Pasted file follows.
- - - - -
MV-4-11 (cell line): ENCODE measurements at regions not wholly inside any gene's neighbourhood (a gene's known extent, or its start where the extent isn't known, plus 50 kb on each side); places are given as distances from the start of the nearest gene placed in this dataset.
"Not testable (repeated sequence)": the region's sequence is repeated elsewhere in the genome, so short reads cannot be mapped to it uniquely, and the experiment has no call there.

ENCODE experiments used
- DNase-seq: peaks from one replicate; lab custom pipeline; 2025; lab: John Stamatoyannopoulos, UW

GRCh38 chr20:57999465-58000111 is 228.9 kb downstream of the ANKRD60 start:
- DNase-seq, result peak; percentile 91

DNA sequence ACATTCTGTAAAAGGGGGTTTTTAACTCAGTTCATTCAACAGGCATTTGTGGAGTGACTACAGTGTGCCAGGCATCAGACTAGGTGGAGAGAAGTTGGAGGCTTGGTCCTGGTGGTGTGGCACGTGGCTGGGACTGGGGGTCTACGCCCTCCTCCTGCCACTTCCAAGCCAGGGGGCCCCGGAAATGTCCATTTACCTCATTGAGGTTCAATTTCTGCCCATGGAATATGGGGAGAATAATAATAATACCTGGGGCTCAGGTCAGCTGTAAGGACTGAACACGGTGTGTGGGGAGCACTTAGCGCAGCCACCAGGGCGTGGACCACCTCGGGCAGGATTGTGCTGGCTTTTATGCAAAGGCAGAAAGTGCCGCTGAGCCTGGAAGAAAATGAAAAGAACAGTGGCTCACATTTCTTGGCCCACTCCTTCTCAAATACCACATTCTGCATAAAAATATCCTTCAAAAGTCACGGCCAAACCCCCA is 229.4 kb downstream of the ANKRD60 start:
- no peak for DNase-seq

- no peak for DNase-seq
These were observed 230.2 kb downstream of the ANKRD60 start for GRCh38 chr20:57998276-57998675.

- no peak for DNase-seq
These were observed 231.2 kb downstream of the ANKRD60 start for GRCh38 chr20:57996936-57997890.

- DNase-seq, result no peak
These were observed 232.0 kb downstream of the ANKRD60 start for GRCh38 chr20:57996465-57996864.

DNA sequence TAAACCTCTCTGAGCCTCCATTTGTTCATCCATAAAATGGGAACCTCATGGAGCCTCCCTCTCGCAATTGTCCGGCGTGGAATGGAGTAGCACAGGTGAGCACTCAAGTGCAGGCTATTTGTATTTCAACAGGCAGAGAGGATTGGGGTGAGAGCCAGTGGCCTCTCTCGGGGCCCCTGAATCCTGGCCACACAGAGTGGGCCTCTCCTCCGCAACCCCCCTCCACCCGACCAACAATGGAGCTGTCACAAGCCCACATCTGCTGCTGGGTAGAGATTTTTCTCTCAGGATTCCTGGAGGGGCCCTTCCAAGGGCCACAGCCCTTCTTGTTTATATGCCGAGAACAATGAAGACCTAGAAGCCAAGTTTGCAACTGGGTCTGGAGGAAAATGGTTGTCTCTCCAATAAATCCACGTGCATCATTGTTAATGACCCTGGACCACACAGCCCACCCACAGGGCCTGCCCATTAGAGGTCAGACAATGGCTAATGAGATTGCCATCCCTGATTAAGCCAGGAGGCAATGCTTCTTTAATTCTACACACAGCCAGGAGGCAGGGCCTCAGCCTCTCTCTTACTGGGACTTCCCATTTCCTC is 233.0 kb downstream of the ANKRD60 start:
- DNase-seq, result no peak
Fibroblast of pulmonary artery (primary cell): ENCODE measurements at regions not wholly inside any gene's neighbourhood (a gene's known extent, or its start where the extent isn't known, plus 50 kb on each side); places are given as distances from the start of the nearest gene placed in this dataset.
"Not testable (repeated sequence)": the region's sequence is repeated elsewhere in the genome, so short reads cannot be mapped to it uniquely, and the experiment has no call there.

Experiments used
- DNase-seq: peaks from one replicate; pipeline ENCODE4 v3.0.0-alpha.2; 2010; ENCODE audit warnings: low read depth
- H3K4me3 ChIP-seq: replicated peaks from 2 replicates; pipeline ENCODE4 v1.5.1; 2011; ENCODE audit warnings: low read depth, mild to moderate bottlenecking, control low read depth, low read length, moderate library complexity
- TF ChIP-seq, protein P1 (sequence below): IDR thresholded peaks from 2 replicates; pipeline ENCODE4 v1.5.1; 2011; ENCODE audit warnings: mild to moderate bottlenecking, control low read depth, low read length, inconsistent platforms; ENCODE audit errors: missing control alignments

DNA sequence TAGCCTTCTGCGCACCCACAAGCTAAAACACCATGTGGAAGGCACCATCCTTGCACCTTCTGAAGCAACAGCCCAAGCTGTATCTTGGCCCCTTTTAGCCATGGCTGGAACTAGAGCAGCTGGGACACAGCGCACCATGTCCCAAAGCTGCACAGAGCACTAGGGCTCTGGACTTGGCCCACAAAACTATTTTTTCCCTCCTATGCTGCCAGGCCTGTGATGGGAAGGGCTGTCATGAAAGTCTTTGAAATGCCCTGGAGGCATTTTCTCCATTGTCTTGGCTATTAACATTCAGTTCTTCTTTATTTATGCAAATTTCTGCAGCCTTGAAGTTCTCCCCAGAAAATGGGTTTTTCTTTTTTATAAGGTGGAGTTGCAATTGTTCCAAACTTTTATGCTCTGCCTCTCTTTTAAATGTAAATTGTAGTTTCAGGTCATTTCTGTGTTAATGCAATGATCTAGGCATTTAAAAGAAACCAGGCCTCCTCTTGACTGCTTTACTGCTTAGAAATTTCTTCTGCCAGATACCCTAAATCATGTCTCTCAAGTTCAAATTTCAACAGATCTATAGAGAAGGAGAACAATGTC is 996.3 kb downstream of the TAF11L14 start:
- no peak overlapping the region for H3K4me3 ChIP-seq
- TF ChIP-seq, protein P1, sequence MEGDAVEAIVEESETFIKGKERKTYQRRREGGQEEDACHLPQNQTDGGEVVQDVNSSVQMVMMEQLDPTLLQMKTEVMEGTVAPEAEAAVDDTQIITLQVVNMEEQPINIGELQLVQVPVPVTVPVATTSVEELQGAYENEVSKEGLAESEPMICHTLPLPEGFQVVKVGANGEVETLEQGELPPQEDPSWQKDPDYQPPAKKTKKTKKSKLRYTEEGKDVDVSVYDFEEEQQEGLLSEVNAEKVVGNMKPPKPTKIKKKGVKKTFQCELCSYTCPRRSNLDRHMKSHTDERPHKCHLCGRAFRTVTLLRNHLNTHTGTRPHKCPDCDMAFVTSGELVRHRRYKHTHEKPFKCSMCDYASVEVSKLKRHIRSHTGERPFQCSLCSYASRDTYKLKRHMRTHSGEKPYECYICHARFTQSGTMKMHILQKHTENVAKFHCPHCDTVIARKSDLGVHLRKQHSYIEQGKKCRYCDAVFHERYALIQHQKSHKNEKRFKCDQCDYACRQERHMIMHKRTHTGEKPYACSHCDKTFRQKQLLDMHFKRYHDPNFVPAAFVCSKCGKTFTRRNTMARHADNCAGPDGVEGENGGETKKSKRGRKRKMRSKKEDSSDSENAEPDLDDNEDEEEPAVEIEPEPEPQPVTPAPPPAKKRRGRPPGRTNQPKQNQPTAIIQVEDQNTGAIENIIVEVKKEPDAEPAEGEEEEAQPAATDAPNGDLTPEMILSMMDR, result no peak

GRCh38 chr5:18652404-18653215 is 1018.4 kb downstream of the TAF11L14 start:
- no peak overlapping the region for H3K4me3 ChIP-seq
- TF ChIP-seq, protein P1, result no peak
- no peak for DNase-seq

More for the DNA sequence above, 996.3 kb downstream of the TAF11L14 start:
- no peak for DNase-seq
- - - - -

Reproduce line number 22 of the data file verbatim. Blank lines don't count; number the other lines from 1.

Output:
- TF ChIP-seq, protein P1 (sequence below): IDR thresholded peaks from 2 replicates; pipeline ENCODE4 v1.5.1; 2011; ENCODE audit warnings: mild to moderate bottlenecking, control low read depth, low read length, inconsistent platforms; ENCODE audit errors: missing control alignments